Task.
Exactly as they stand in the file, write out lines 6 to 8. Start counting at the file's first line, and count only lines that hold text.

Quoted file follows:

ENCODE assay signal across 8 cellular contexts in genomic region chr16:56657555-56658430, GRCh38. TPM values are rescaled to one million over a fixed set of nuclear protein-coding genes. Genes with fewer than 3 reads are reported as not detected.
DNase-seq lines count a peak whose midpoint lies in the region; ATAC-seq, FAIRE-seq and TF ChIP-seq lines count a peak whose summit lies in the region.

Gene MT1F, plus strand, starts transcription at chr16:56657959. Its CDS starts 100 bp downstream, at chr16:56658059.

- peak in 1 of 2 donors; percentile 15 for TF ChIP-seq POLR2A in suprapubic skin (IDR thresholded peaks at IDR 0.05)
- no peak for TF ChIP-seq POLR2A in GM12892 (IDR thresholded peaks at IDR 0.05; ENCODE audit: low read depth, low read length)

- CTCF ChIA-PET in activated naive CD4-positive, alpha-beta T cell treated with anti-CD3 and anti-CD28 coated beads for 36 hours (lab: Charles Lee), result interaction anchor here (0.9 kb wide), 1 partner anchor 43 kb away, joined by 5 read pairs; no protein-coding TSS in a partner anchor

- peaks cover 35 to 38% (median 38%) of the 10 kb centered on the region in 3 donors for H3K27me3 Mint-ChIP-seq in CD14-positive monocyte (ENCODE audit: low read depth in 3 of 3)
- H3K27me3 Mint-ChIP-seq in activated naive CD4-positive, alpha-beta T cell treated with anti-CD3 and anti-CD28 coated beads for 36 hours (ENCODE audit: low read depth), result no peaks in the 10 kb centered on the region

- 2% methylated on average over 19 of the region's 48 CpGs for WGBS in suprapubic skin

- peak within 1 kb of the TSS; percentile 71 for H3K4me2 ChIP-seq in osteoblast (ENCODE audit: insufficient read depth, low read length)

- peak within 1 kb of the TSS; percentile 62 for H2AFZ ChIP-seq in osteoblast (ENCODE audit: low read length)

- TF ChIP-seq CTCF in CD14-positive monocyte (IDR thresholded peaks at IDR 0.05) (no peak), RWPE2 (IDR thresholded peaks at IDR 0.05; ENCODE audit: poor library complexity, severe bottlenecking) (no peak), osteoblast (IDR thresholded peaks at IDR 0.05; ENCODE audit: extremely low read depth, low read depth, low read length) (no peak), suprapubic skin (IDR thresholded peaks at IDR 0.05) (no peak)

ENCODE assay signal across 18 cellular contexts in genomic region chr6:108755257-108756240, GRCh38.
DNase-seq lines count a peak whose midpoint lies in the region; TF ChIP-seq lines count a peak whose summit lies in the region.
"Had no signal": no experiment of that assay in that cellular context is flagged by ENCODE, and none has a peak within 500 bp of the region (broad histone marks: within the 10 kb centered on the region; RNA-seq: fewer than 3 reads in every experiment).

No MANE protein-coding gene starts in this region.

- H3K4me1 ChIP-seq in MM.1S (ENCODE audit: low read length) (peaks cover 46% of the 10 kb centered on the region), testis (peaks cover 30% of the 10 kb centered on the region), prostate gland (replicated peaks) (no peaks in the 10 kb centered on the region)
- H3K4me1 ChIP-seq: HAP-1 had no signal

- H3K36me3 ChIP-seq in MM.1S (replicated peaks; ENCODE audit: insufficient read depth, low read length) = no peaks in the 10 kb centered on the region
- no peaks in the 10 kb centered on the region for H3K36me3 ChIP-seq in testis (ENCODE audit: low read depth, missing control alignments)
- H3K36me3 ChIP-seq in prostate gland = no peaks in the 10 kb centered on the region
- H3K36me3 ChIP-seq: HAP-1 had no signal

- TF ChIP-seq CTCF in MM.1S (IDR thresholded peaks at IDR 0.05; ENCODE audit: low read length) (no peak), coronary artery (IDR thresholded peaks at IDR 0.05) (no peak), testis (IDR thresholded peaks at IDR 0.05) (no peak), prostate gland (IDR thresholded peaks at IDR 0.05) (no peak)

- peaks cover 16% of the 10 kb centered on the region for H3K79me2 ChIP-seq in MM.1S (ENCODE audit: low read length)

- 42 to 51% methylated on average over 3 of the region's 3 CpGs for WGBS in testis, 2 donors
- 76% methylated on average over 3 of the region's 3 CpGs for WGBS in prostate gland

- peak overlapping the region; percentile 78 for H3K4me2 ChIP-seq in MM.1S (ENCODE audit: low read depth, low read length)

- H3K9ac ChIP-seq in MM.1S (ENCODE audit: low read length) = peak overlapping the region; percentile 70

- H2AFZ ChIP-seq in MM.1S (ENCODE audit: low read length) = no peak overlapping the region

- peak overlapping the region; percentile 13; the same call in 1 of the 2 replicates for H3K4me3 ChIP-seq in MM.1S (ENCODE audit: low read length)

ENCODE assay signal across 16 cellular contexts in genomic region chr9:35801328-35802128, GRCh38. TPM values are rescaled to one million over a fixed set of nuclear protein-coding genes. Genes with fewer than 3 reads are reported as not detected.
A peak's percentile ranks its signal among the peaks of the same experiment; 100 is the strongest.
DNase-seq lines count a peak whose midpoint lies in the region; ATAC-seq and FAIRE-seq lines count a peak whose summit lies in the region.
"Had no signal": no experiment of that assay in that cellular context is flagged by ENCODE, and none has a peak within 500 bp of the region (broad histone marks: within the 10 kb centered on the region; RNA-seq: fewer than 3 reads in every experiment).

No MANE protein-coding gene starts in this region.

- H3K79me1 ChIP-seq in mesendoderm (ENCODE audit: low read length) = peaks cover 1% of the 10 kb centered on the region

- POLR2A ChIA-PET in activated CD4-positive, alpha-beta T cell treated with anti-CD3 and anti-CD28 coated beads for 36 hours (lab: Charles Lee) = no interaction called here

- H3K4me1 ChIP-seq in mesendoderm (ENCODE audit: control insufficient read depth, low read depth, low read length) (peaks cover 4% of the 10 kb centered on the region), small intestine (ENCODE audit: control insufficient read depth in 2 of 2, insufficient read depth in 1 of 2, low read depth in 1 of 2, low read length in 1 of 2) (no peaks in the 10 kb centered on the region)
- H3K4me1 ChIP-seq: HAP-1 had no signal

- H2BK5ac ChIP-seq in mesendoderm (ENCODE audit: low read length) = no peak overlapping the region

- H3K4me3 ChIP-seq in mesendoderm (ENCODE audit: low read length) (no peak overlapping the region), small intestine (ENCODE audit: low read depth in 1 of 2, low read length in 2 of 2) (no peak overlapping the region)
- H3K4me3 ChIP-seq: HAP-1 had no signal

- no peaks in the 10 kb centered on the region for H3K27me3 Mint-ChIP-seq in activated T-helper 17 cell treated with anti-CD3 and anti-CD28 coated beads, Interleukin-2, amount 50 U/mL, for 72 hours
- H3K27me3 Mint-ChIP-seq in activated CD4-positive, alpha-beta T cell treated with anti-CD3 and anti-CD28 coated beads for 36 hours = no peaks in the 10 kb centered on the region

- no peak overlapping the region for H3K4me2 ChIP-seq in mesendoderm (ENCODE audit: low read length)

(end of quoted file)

- CTCF ChIA-PET in activated naive CD4-positive, alpha-beta T cell treated with anti-CD3 and anti-CD28 coated beads for 36 hours (lab: Charles Lee), result interaction anchor here (0.9 kb wide), 1 partner anchor 43 kb away, joined by 5 read pairs; no protein-coding TSS in a partner anchor

- peaks cover 35 to 38% (median 38%) of the 10 kb centered on the region in 3 donors for H3K27me3 Mint-ChIP-seq in CD14-positive monocyte (ENCODE audit: low read depth in 3 of 3)
- H3K27me3 Mint-ChIP-seq in activated naive CD4-positive, alpha-beta T cell treated with anti-CD3 and anti-CD28 coated beads for 36 hours (ENCODE audit: low read depth), result no peaks in the 10 kb centered on the region